Characteristics of Limber Pine Tree (Pinus flexilis) in the Wild

Pinus flexilis
Limber Pine or Rocky Mountain White Pine is a species of a pine tree from the Pinaceae family that lives in the mountains of the Western United States, Mexico, and Canada.

Its natural distribution extends from the Rocky Mountains, Colorado, New Mexico, and northern Mexico. It is found growing in the Great Basin of Nevada, the Sierra Nevada, and the White Mountains of California.

The limber pine tree thrives on dry, nutrient-poor soils at an altitude of 1,000-3,700 m above sea level. In the wild, their growth is often disrupted by winds because they are located in the highlands, which causes limber pine trees to grow irregularly with their trunks that appear twisted.


Characteristics of Limber Pine Leaf

Pinus flexilis Leaf
Source : D. Richards

The leaves are short, containing five needles 4-8 cm long and 1 mm wide arranged in brush-like bundles. Each leaf can stay on the tree for 5-6 years before finally falling.

Young leaves are greenish-yellow, then turn light gray and are flexible.


Characteristics of Limber Pine Fruit

Pinus flexilis Fruit
Source : Wald

The fruit is light brown in shape, almost sessile, 7-15 cm long and 4-6 cm wide. The seeds have a hard shell that is 8-12 mm long and 7-8 millimeters wide.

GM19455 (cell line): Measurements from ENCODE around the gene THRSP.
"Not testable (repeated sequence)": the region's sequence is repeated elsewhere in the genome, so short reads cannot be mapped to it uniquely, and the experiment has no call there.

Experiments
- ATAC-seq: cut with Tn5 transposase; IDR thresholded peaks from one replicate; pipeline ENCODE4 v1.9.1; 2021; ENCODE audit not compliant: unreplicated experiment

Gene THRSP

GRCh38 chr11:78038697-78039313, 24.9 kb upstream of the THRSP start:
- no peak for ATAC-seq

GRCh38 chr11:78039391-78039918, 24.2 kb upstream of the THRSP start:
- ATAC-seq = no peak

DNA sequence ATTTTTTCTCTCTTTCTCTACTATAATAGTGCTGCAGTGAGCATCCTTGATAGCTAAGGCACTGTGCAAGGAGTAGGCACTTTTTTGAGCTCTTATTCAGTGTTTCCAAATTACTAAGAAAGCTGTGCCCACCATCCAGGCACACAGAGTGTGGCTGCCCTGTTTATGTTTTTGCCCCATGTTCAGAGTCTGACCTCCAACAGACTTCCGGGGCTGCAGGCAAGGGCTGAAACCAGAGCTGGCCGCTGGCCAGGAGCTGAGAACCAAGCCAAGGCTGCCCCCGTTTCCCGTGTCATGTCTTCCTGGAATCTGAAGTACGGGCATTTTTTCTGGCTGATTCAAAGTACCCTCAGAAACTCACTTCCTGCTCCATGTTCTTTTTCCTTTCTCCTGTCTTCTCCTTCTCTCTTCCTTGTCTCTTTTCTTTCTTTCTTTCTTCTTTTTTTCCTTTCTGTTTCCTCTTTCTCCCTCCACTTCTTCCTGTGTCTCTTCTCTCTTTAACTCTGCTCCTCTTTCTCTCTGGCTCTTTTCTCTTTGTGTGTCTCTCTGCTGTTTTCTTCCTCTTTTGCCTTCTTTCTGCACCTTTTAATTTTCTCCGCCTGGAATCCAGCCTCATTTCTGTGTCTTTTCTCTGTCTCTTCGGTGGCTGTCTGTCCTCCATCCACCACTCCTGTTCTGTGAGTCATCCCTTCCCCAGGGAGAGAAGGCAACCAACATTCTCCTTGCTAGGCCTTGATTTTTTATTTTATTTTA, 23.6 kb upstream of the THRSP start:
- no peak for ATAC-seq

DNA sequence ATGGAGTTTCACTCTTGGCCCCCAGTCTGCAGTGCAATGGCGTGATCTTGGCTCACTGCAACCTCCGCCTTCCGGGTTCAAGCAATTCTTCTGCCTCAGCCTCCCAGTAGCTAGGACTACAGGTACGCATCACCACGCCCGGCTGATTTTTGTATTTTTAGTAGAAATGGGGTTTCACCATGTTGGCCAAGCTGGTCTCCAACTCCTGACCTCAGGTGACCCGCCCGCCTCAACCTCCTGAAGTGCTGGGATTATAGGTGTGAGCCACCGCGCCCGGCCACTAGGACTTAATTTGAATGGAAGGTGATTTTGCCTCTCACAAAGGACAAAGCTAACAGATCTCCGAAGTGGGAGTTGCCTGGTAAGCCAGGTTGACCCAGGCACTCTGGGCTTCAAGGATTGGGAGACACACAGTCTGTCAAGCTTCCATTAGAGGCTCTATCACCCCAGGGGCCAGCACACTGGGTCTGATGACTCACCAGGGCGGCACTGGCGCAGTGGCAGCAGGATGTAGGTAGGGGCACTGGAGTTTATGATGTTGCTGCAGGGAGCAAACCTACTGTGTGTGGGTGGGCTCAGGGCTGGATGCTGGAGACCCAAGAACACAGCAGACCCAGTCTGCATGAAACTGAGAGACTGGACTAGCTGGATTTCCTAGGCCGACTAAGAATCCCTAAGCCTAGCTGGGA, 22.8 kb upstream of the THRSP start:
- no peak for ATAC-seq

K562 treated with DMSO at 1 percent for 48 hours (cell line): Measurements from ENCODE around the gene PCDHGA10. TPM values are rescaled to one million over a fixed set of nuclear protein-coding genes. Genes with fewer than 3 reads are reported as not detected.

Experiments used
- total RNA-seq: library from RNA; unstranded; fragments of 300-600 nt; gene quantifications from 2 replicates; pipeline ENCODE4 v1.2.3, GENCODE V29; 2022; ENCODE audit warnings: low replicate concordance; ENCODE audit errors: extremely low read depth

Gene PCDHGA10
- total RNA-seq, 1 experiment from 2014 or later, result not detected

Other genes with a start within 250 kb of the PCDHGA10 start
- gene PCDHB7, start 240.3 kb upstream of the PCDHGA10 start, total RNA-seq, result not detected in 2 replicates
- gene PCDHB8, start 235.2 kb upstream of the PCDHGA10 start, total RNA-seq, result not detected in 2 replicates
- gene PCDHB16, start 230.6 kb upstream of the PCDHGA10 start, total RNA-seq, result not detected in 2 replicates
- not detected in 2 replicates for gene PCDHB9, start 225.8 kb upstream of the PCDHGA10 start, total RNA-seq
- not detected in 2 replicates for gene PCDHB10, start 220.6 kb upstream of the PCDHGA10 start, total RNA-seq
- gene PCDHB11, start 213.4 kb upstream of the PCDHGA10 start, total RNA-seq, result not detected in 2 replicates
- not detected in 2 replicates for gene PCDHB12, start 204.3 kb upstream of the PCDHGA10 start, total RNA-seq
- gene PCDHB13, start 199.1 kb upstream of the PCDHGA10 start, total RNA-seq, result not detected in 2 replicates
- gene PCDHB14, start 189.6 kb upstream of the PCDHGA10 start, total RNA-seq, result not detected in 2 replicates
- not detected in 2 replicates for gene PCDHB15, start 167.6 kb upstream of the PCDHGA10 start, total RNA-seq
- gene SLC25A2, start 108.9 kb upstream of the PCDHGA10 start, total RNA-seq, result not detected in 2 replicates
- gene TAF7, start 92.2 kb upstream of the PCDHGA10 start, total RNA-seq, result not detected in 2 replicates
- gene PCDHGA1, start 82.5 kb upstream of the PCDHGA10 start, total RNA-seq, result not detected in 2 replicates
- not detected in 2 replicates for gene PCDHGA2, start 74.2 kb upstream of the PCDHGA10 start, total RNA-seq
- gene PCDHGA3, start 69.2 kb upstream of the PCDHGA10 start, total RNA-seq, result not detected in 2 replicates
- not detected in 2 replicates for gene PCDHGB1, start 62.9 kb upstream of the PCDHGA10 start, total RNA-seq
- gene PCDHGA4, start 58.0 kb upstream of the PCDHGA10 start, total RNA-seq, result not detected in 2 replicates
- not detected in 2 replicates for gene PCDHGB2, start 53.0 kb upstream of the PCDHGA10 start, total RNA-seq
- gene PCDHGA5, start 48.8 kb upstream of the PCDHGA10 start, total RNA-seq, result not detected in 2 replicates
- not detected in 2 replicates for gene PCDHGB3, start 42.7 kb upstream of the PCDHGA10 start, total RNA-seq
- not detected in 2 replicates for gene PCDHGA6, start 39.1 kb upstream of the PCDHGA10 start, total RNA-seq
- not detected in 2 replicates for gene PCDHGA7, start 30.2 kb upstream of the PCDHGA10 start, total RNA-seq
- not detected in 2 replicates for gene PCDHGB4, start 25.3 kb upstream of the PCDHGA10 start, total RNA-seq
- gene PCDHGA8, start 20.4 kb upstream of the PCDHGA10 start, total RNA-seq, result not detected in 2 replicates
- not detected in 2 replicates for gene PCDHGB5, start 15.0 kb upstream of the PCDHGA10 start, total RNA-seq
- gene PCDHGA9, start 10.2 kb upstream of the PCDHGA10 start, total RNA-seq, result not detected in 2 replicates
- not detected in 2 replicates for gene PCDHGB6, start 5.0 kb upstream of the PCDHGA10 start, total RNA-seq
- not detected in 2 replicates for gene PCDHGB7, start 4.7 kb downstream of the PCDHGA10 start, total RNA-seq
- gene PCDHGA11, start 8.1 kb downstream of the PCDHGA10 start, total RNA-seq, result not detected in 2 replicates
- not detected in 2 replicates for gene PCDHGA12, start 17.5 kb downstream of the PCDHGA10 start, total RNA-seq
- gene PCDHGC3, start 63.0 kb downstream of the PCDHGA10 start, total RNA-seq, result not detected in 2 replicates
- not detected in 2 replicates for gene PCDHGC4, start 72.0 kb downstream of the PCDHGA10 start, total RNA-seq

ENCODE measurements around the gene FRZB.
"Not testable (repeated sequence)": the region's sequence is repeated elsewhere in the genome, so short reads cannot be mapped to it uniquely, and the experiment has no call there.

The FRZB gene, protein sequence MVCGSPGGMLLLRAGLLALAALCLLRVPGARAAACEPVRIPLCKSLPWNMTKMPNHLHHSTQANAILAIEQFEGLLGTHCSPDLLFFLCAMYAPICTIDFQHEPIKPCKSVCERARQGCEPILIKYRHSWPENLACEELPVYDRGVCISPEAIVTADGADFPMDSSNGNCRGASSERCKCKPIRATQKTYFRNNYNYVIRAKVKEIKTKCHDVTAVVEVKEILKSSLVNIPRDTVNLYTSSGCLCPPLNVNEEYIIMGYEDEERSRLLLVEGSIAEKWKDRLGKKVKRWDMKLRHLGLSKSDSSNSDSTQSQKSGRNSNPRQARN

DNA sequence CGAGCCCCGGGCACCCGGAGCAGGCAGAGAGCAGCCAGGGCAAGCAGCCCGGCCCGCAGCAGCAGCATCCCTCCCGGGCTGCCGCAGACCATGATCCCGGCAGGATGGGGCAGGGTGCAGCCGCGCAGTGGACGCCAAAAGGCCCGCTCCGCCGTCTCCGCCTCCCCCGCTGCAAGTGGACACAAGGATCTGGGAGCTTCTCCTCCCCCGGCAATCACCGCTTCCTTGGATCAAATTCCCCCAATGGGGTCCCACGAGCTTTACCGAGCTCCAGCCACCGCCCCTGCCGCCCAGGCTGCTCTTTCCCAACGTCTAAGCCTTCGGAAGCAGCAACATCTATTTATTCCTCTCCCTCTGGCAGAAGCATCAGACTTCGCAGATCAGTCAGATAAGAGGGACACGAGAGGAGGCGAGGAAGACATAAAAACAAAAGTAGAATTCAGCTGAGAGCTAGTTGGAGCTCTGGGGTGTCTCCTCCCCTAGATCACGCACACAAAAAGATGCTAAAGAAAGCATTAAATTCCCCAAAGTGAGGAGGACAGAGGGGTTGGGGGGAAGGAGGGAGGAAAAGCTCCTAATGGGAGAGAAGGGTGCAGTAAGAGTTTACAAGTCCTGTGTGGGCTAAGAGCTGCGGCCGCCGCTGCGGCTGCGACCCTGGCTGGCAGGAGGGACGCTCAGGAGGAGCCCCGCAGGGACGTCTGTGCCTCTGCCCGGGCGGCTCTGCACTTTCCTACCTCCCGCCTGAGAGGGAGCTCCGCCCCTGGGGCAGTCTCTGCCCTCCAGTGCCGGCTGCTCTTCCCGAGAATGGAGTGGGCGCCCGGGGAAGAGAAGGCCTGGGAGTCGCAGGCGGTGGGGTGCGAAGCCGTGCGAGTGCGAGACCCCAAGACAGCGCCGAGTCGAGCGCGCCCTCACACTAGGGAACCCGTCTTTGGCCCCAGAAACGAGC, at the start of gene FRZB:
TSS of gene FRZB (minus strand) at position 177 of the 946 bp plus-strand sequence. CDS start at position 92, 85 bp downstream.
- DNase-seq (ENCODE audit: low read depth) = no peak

Characteristics of Limber Pine Tree

Pinus flexilis Tree
Source : Lavin

Limber pine can grow to 20-35 meters tall with a loose, wide, and rounded canopy as the tree ages. The trunk can reach 100-120 cm in diameter and is covered with scaly bark 3-5 cm thick. The trunk is short, crooked, and has a lot of stems.

The tree is very resilient because it can withstand dry soil, extreme heat, and storms even though it has shallow roots. Each Limber pine tree has a very long life span, it can live for more than 1,000 years.

Two researched Limber pine trees in Eagle Cap Wilderness, Oregon has been studied and documented to be more than 2,000 years old, and another 1,140 years old. Another local Limber pine, identified in 2006, grows near the Alta Ski Area in Utah, and the tree is nicknamed “Twister” which is certain to be at least 1,700 years old and even older.

One of the oldest Limber pine trees in the world grows on the upper banks of the North Saskatchewan River at Whirlpool Point in Alberta. In 1986 a 10 cm core sample was taken by two researchers who counted 400 rings of life. Data extrapolation gives an age of close to 3,000 years.


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